Frost Fair on the River Thames near the Temple Stairs. Thomas Wyke. Credit: Wikimedia Commons

The way we were: extreme weather

Extracts from memoirs and diaries
January 29, 2020


John Aubrey in London writes in his diary about the Great Frost:

“I went across the Thames on the ice, now become so thick as to bear streets of booths. In the streets, sleds, sliding with skates, a bullbaiting, horse and coach races, puppet plays and interludes, cooks, tippling and other lewd places, so that it seemed to be a bacchanalian triumph, or carnival on the water, while it was a severe judgment on the land, the trees not only splitting as if the lightning struck but men and cattle perishing. The fowls, fish and birds and all our exotic plants and greens universally perishing. Many parks of deer were destroyed, and all sorts of fuel so dear that there were great contributions to preserve the poor alive. London, by reason of the excessive coldness of the air hindering the ascent of the smoke, was so filled with the fuliginous steam of the sea coal that hardly could one see across the street, and this filling the lungs with its gross particles exceedingly obstructed the breast so as one could scarcely breather.”


Thomas Jefferson describes his native state of Virginia:

“A change in our climate is taking place very sensibly. Both heats and colds are become much more moderate, within the memory of even the middle-aged. Snows are less frequent and less deep. The elderly inform me the earth used to be covered with snow about three months in every year. The rivers which then seldom failed to freeze over, scarcely ever do now.”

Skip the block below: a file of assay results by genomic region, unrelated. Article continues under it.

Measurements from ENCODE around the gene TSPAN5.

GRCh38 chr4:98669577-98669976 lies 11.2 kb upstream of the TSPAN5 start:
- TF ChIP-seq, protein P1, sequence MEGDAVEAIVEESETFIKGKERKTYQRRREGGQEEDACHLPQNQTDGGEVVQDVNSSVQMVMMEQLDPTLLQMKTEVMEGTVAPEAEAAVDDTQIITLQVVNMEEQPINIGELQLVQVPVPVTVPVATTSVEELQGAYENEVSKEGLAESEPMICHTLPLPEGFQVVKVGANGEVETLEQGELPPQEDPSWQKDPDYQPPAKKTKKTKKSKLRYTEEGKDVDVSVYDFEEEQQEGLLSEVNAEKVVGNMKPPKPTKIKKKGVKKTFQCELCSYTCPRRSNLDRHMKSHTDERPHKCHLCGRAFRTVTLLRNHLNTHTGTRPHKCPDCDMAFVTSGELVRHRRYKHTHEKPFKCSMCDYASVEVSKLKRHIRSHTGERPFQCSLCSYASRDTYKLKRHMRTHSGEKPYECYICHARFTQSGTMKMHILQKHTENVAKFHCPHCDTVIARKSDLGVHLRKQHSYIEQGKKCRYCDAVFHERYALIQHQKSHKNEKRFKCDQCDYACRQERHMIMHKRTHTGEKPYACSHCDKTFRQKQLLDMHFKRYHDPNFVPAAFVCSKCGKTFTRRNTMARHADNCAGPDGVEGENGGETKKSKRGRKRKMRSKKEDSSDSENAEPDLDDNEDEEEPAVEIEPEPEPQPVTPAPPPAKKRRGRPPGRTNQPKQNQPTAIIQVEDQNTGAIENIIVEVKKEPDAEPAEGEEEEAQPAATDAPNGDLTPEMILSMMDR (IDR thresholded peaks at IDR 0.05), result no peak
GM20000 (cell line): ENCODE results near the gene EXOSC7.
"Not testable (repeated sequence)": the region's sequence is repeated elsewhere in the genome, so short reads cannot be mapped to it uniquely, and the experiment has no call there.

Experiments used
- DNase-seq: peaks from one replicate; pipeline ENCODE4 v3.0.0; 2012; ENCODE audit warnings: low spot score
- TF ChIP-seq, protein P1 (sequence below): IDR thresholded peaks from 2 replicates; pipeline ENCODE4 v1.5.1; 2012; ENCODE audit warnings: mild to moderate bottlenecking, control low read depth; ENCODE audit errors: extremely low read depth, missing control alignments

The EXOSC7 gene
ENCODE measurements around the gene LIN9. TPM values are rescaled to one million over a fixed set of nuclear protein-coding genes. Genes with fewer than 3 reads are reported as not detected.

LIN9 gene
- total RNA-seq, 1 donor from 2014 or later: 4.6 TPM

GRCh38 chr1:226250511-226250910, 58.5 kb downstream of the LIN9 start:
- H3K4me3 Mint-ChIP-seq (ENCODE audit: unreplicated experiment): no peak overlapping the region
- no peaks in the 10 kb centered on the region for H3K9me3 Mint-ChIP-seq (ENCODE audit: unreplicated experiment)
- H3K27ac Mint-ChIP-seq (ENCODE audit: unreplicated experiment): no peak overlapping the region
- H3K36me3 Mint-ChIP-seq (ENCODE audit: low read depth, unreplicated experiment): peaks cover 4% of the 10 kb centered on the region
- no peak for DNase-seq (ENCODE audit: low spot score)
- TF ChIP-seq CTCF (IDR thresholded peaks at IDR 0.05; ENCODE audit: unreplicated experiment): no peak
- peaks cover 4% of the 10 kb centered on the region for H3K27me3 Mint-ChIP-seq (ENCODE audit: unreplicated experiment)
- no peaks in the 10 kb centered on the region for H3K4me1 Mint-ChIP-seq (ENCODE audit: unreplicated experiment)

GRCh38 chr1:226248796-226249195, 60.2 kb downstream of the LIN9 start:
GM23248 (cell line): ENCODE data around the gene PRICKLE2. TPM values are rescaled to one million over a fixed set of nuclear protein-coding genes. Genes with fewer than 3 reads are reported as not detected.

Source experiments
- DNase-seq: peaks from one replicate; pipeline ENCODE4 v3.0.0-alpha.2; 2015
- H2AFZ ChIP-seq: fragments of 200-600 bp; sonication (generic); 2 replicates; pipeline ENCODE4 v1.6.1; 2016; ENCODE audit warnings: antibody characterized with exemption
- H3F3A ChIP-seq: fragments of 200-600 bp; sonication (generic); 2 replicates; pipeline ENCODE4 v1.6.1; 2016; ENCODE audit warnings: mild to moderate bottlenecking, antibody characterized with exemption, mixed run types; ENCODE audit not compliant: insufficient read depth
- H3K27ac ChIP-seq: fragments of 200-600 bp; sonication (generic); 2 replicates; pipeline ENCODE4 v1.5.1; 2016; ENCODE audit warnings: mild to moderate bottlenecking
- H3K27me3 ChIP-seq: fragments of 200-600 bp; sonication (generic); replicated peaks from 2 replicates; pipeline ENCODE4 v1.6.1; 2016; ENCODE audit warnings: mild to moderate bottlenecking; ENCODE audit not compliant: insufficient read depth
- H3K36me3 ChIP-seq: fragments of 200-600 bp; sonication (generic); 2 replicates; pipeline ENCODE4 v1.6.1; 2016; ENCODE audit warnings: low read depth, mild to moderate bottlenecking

Caroline Henderson, an Oklahoma native, writes to the US secretary of state for agriculture:

“The wonderful crop of 1926 when our country alone produced 10m bushels of wheat revealed the possibilities of our productive soil under modern methods of farming. I can shut my eyes and feel yet the rush of an almost painful thankfulness when we looked out over our fields that summer and watched our ripening grain bending, rising, bending again in golden waves swept on interminably by the restless wind. Yet now our daily physical torture, confusion of mind, gradual wearing down of courage, seem to make that long continued hope a vanishing dream. For we are in the worst of the dust storm area. There are days when for hours at a time we cannot see the windmill 50 feet from the kitchen door. Now we are facing a fourth year of failure.”